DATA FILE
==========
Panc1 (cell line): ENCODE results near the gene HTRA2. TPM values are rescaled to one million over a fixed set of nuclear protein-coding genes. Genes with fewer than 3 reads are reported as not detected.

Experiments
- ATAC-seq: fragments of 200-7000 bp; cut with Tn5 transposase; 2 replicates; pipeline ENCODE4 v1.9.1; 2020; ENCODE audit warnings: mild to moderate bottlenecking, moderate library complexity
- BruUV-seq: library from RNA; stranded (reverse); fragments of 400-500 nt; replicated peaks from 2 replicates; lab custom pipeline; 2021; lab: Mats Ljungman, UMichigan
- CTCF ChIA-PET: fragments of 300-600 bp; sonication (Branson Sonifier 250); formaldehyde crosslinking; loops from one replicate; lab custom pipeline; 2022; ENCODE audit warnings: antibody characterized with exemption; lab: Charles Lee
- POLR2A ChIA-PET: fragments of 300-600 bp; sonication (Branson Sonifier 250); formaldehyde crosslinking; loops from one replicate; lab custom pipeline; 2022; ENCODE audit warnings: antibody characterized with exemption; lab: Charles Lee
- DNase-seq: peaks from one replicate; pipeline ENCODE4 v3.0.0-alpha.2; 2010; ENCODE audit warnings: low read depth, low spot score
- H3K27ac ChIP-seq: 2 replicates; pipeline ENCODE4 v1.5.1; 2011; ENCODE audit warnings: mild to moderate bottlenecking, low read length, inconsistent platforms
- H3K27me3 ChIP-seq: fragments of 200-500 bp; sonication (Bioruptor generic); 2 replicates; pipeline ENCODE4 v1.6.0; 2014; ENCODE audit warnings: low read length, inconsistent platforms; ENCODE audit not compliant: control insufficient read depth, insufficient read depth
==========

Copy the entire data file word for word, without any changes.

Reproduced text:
Panc1 (cell line): ENCODE results near the gene HTRA2. TPM values are rescaled to one million over a fixed set of nuclear protein-coding genes. Genes with fewer than 3 reads are reported as not detected.

Experiments
- ATAC-seq: fragments of 200-7000 bp; cut with Tn5 transposase; 2 replicates; pipeline ENCODE4 v1.9.1; 2020; ENCODE audit warnings: mild to moderate bottlenecking, moderate library complexity
- BruUV-seq: library from RNA; stranded (reverse); fragments of 400-500 nt; replicated peaks from 2 replicates; lab custom pipeline; 2021; lab: Mats Ljungman, UMichigan
- CTCF ChIA-PET: fragments of 300-600 bp; sonication (Branson Sonifier 250); formaldehyde crosslinking; loops from one replicate; lab custom pipeline; 2022; ENCODE audit warnings: antibody characterized with exemption; lab: Charles Lee
- POLR2A ChIA-PET: fragments of 300-600 bp; sonication (Branson Sonifier 250); formaldehyde crosslinking; loops from one replicate; lab custom pipeline; 2022; ENCODE audit warnings: antibody characterized with exemption; lab: Charles Lee
- DNase-seq: peaks from one replicate; pipeline ENCODE4 v3.0.0-alpha.2; 2010; ENCODE audit warnings: low read depth, low spot score
- H3K27ac ChIP-seq: 2 replicates; pipeline ENCODE4 v1.5.1; 2011; ENCODE audit warnings: mild to moderate bottlenecking, low read length, inconsistent platforms
- H3K27me3 ChIP-seq: fragments of 200-500 bp; sonication (Bioruptor generic); 2 replicates; pipeline ENCODE4 v1.6.0; 2014; ENCODE audit warnings: low read length, inconsistent platforms; ENCODE audit not compliant: control insufficient read depth, insufficient read depth